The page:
Shopping, swapping and scrounging

We asked some Leeds Growers for advice on what new start-up groups should buy or scrounge first – and where from. Here are some of their suggestions. 

Freecycle had a lot of recommendations

And there is a free section on Gumtree

And here is a top tip from Johnsonfold Community Action Group via the Incredible Edible Network. “When out shopping consider what rubbish the shop you’re in may be throwing away. Then ask if you could recycle it for them. We went for sandpaper and came back with free soil, plant pots and a grenhouse! The group then gave a donation towards the store’s charity, Alzithmers, and we now have a regular contact.”

Pots / Containers / Raised beds

See Raised Beds Containers etc.

You can get (Free) pots on Freecycle, or use free florist buckets from Asda (Free), and/or make pallet beds (Free). Or you can buy from the usual places.

Raised beds made from soil-filled builders sacks (Free) work well. But if you’re gardening on soil then just making raised humps (Free) works well too. Less faff and materials, and you tend to get fewer slugs and ants which like to live in brick and wooden edges. Plastic For Sale signs from estate agents (Free) can be buried vertically to isolate beds from creeping weeds.

One good source for (Free) timber and much more is the Why Waste website (based in Bradford)

Or try asking these guys:

If you’re looking for cardboard to use as a weed-suppressor, then bike shops and council tips might prove fruitful. You can also use old newspapers (in bulk), other bulk organic waste, fresh coffee grounds etc as a mulch if you can track down a local supplier. 


Dig out any paths and use the soil to raise the beds. Approach local tree surgeons, they may give you woodchip for free if they are in the area. Use this for paths, mulch and/or making compost. Bedford Fields have big piles of woodchip, so may be able to advice where to get it from.

Soil / Compost 

See Soil Health and Safety

There used to be a supply of (Free) growing material in Leeds (from Yorkshire Water, at Esholt) made from ‘phytoremediated’ green and brown waste, which is cleared for growing garden plants, but not veg as yet (though we understand it to be safe, and that it should be accredited as such in due course) – this project is currently stalled. 

You can also buy soil and other growing media at most garden centres and nurseries, including 

Redhall Nurseries

Or try these nice people:


You can get tools from most garden centres as well as many online sources. Start with a spade, fork, trowell, hand fork, and a hand rake/weeder. Sets can cost as little as £10, but this can be a false economy. it’s better to get sturdy ones that take the wear and tear. 

These are pricey but wear well—Set-1/p-53-98-342/

• Trug 

A wide open basket for holding tools and produce (£5)

• Watering can 

Essential even if you have a hose – 10L is a good size (£5)

• Gloves

Essential if you’re new to gardening! (£2-10 per person – cheaper is fine for veg work)

• Wheel barrow 

Depending on space and land used – about £40.00

• Storage

This is essential if you need to avoid carting tools to and fro. 

B&Q Basic (£40) 

Padlockable Box (£60)


Veg is mostly grown from seed. See Videos for some quick and easy films on the basics. You can buy seeds from nurseries, garden centres or online (a mixed starter pack with 12 veg is £5-10), or you can barter with other growers (even if all you have to exchange is your labour).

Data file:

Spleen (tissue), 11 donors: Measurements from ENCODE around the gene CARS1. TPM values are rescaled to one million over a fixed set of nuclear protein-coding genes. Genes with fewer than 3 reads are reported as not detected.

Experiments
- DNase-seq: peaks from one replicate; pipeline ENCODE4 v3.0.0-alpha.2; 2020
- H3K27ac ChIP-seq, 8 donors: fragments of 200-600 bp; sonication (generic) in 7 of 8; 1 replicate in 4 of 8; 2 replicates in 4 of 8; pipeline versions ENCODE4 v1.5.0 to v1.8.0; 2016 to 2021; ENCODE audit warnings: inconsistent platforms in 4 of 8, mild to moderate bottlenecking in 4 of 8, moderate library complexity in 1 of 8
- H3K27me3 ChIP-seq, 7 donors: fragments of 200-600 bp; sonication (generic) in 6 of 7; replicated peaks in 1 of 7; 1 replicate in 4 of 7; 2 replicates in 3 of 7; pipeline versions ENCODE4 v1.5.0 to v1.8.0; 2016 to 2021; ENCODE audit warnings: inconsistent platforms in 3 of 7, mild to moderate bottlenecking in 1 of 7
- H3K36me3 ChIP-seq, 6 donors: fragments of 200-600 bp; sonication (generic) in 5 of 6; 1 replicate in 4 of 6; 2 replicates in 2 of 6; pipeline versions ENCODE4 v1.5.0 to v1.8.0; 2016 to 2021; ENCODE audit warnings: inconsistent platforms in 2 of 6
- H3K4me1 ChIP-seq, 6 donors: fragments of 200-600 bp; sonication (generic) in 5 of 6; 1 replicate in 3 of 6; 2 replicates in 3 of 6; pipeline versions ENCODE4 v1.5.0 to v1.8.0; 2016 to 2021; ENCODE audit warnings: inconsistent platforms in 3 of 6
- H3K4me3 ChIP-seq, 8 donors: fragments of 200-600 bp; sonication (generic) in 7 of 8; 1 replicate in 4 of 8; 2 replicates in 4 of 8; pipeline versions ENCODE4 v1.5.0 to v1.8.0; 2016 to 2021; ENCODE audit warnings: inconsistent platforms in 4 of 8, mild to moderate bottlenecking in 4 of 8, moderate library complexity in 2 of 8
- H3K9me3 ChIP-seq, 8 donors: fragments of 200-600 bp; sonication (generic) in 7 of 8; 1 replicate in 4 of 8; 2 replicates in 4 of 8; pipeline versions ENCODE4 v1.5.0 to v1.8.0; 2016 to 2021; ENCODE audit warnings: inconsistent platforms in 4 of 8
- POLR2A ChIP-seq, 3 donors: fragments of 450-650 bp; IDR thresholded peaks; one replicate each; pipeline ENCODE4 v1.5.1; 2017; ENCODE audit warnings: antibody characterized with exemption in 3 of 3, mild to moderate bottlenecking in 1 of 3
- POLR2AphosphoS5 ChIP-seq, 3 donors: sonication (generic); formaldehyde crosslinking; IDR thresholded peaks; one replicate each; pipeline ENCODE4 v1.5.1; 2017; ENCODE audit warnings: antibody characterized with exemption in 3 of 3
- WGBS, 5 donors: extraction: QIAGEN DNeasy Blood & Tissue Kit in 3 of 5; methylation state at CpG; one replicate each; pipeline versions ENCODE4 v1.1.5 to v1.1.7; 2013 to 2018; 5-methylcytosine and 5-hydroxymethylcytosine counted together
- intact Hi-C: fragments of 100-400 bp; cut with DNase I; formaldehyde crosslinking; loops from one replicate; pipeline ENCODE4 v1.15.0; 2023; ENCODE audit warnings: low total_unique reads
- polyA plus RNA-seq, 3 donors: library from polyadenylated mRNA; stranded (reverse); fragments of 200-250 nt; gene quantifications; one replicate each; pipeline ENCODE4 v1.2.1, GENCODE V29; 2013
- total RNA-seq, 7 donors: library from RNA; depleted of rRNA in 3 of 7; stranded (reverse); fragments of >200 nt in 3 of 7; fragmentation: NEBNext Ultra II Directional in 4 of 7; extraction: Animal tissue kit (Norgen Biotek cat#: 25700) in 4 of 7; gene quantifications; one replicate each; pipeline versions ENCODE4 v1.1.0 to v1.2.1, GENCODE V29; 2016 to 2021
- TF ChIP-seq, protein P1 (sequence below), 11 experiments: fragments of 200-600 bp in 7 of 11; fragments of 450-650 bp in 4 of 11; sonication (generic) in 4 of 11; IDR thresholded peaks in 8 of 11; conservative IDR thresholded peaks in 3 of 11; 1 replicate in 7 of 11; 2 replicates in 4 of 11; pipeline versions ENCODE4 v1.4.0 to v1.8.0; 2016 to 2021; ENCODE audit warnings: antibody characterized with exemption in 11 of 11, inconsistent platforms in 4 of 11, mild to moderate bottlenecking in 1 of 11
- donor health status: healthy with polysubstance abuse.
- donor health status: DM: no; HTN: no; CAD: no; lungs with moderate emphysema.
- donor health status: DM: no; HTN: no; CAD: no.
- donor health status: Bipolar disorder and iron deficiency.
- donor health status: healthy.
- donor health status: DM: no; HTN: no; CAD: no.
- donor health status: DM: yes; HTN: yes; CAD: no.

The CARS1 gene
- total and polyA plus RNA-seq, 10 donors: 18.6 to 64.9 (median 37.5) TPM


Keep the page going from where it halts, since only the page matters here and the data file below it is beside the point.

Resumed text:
Redhall Nurseries

Seeds to share 2 (Leeds Facebook group) 




UK Organic seed suppliers

If you run a community project ask for donations from Wilkos, Lidl, Aldi or your local garden centre, and/or post a general ask on Freecycle and/or Parent Network. 

Growhouse / Cold Frame / Cloche etc

Start your seeds indoors using a propagator or chopped-off plastic bottles or cartons, and keep them inside till the weather is warm enough to plant out

Electric propagator (£25)

Milk bottle propagator (Free)

Carton propagator (Free)

A cold frame to bring on and protect seedlings is a good investment. 

Sturdy Timber Greenhouse (:£200+) 

Lightweght Greenhouse (will blow over easily) (£50-80)

Sturdy Aluminium Frame (£30)

Sturdy Timber Cold Frame (£90)

Lightweight Growframe Kit: (£30)

Collapsible Growframe (£50)

You could even make your own using some of the above as a pattern. 

Outdoor Classrooms etc

These guys are reported to be generous:


Herbs and fruit trees are more commonly bought as plants.

The Arium

NB The prices are out of date – but the Arium manager is on our committee 😉 : ”We sow all edibles into X84 cell trays, and as of next year probably X240 cell trays as well. We grow for Parks’ requirements, competition beds and schools/groups that deal direct with us, and of course we have plenty that we sell in the shop at very low prices, either in seedling form or grown on into larger plants. Prices typically range from £0.50 for a 6 pack of ¾ grown cabbages etc., up to £4 -£7 for a full seedling tray of herbs/salads. The more we can grow, the better prices we can offer, (edible growing gives such a good return for outlay if we can do large numbers), as you will appreciate. We start sowing in late February, and through right into May for some of the faster crops, so there is a steady stream available within this time. Also, if you have any specific requirements, we can grow specific crops and numbers for any group / organisation, if we know before 31/12/14.” 

See Resources for list of Edible plants available.  

For local garden centres see the Resources layer of the Map

Online resources

7000 Edible and Medicinal Plants – Plants for a Future Database

See also a large number of downloadable files in ‘Growing Vegetables’ on the LESSN ‘Bookshelf

Please advise of any broken links, or links you think should be included here.